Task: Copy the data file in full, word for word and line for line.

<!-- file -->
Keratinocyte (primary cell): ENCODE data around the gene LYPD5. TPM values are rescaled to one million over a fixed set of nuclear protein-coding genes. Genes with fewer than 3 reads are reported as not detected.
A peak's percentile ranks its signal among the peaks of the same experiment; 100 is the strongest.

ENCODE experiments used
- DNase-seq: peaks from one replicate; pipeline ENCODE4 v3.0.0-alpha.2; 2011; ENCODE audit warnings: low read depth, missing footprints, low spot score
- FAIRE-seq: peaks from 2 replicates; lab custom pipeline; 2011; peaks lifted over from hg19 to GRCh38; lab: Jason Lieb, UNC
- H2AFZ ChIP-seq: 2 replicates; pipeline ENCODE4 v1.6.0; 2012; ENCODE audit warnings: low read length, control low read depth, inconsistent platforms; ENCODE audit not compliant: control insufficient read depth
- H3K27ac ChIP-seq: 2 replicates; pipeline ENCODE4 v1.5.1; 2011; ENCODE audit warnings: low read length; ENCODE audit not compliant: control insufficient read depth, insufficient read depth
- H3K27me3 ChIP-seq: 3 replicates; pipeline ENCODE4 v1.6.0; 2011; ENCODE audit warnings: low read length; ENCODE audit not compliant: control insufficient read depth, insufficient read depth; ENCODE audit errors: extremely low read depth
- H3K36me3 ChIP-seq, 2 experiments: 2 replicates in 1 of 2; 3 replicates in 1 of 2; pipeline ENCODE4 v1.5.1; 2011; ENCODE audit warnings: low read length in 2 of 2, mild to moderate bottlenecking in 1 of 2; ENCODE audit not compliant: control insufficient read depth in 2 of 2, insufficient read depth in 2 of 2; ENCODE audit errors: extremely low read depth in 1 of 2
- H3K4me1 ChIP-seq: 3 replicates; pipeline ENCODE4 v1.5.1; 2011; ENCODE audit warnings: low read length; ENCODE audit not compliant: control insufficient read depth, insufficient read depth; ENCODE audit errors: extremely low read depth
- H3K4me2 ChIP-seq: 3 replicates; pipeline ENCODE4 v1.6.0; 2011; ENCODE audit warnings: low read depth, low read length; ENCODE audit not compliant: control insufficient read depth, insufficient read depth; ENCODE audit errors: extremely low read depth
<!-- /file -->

Keratinocyte (primary cell): ENCODE data around the gene LYPD5. TPM values are rescaled to one million over a fixed set of nuclear protein-coding genes. Genes with fewer than 3 reads are reported as not detected.
A peak's percentile ranks its signal among the peaks of the same experiment; 100 is the strongest.

ENCODE experiments used
- DNase-seq: peaks from one replicate; pipeline ENCODE4 v3.0.0-alpha.2; 2011; ENCODE audit warnings: low read depth, missing footprints, low spot score
- FAIRE-seq: peaks from 2 replicates; lab custom pipeline; 2011; peaks lifted over from hg19 to GRCh38; lab: Jason Lieb, UNC
- H2AFZ ChIP-seq: 2 replicates; pipeline ENCODE4 v1.6.0; 2012; ENCODE audit warnings: low read length, control low read depth, inconsistent platforms; ENCODE audit not compliant: control insufficient read depth
- H3K27ac ChIP-seq: 2 replicates; pipeline ENCODE4 v1.5.1; 2011; ENCODE audit warnings: low read length; ENCODE audit not compliant: control insufficient read depth, insufficient read depth
- H3K27me3 ChIP-seq: 3 replicates; pipeline ENCODE4 v1.6.0; 2011; ENCODE audit warnings: low read length; ENCODE audit not compliant: control insufficient read depth, insufficient read depth; ENCODE audit errors: extremely low read depth
- H3K36me3 ChIP-seq, 2 experiments: 2 replicates in 1 of 2; 3 replicates in 1 of 2; pipeline ENCODE4 v1.5.1; 2011; ENCODE audit warnings: low read length in 2 of 2, mild to moderate bottlenecking in 1 of 2; ENCODE audit not compliant: control insufficient read depth in 2 of 2, insufficient read depth in 2 of 2; ENCODE audit errors: extremely low read depth in 1 of 2
- H3K4me1 ChIP-seq: 3 replicates; pipeline ENCODE4 v1.5.1; 2011; ENCODE audit warnings: low read length; ENCODE audit not compliant: control insufficient read depth, insufficient read depth; ENCODE audit errors: extremely low read depth
- H3K4me2 ChIP-seq: 3 replicates; pipeline ENCODE4 v1.6.0; 2011; ENCODE audit warnings: low read depth, low read length; ENCODE audit not compliant: control insufficient read depth, insufficient read depth; ENCODE audit errors: extremely low read depth